Date: 06/30/2011Verisign, the operator of net after acquiring Network Solutions, held an operations contract that expired on 30 June 2005. ICANN, the organization responsible for domain management, sought proposals from organizations to operate the domain upon expiration of the contract. Verisign regained the contract bid, and secured its control over the net registry for another six years. On 30 June 2011, the contract with Verisign was automatically renewed for another six years. This is because of a resolution approved by the ICANN board, which states that renewal will be automatic as long as Verisign meets certain ICANN requirements.
ICANN and Verisign have agreed to extend their .com registry contract for another six years, but there are no big changes in store for .com owners.
Verisign will now get to run the gTLD until November 30, 2024.
The contract was not due to expire until 2018, but the two parties have agreed to renew it now in order to synchronize it with Verisign’s new contract to run the root zone.
Separately, ICANN and Verisign have signed a Root Zone Maintainer Agreement, which gives Verisign the responsibility to make updates to the DNS root zone when told to do so by ICANN’s IANA department. That’s part of the IANA transition process, which will (assuming it isn’t scuppered by US Republicans) see the US government’s role in root zone maintenance disappear later this year. Cunningly, Verisign’s operation of the root zone is technically intermingled with its .com infrastructure, using many of the same security and redundancy features, which makes the two difficult to untangle.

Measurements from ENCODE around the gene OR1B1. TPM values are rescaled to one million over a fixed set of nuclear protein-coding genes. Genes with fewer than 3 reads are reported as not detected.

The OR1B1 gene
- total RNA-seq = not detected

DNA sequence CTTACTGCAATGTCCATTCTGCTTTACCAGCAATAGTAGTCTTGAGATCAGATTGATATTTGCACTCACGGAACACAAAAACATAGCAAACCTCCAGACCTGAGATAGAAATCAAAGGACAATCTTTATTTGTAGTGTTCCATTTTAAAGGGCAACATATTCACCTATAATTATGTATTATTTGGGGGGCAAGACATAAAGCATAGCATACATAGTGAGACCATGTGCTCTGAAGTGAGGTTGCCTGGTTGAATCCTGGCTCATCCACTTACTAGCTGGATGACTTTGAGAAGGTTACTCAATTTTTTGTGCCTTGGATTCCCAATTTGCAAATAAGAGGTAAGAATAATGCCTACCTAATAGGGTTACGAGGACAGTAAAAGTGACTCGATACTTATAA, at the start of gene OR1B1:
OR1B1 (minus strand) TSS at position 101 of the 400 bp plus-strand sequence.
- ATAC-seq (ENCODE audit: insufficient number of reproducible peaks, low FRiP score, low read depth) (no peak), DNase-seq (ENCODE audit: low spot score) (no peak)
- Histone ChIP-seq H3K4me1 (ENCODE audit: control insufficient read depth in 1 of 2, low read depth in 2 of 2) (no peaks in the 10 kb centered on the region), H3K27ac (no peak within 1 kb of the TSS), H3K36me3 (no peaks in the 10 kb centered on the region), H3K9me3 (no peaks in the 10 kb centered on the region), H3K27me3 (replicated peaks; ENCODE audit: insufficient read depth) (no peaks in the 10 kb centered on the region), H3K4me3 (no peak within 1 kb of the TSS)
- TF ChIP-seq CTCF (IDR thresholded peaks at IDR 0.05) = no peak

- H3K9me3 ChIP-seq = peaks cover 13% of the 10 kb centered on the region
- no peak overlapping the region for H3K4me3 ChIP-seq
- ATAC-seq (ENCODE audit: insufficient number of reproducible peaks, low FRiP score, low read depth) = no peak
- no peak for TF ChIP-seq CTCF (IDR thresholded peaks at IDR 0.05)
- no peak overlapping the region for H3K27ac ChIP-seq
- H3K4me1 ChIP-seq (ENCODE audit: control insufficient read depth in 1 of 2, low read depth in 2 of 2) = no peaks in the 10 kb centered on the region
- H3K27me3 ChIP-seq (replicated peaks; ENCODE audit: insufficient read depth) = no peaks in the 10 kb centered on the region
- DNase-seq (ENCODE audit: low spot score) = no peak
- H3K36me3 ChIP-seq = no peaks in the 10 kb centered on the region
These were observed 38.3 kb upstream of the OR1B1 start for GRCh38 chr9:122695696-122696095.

There are no other substantial changes to the .com agreement. Verisign has not agreed to take on any of the rules that applies to new gTLDs, for example. It also means wholesale .com prices will be frozen at $7.85 for the foreseeable future. The deal only gives Verisign the right to raise prices if it can come up with a plausible security/stability reason, which for one of the most profitable tech companies in the world seems highly unlikely.
Pricing is also regulated by Verisign’s side deal (pdf) with the US Department of Commerce, which requires government approval for any price increases until such time as .com no longer has dominant “market power”.